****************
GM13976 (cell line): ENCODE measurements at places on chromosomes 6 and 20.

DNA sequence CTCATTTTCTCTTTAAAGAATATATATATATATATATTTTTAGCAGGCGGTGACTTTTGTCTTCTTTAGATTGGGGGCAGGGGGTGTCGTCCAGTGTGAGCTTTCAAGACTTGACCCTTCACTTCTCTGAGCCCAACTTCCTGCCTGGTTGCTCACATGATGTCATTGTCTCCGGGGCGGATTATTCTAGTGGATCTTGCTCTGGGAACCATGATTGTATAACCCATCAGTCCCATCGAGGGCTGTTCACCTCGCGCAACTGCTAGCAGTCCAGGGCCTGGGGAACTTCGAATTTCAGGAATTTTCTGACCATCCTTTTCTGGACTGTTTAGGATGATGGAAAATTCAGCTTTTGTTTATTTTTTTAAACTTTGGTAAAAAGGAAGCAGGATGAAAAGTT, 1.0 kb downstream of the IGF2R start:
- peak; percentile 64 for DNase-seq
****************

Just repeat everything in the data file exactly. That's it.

GM13976 (cell line): ENCODE measurements at places on chromosomes 6 and 20.

DNA sequence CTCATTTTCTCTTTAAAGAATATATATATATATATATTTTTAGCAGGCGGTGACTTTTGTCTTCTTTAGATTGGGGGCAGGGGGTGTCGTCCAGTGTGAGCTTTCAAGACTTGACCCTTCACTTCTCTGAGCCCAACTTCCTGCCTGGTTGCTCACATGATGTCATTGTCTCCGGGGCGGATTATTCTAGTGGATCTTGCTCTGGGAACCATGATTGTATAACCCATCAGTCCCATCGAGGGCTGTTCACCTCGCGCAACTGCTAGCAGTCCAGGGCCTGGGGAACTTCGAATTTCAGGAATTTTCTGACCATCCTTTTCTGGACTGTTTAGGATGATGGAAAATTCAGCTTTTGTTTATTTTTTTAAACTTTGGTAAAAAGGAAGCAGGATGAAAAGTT, 1.0 kb downstream of the IGF2R start:
- peak; percentile 64 for DNase-seq